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90Y-Scintigraphy of small animals A study of imaging parameters

Joo, Melinda (2003)
Medical Physics Programme
Abstract (Swedish)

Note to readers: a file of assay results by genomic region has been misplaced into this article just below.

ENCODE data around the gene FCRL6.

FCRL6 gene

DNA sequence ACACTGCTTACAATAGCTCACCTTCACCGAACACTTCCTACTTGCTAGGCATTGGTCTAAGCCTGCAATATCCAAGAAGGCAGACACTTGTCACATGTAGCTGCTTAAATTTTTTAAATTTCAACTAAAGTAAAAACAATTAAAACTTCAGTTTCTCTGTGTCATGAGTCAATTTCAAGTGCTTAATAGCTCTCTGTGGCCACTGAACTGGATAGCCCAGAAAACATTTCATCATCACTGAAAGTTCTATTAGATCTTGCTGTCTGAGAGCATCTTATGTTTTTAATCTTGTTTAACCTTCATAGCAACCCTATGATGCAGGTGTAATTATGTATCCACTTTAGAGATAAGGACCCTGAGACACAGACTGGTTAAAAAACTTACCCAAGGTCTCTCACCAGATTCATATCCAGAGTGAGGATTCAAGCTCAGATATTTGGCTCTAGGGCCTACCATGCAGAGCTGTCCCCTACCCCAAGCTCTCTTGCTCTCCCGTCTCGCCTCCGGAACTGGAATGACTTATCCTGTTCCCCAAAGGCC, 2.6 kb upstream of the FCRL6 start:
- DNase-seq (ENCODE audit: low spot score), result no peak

Yttrium-90 is a pure β-emitting radionuclide with a high energy (Emax = 2.28 MeV) and a short half-life (T½ = 64.1 h). It has shown to be a promising isotope to use in radio-immunotherapy. In the absence of direct photon emission scintillation camera imaging can be obtained by acquiring events from bremsstrahlung photons created at or near the decay site of the radionuclide. It is, however, not evident how the energy window has to be defined, because the photon energy spectrum from the interacting β-particles extends from zero to the maximum energy of the β-particle. The aim of this master’s work was to examine the imaging parameters of the gamma camera (energy window, collimator) to achieve information in order to determine the optimum... (More)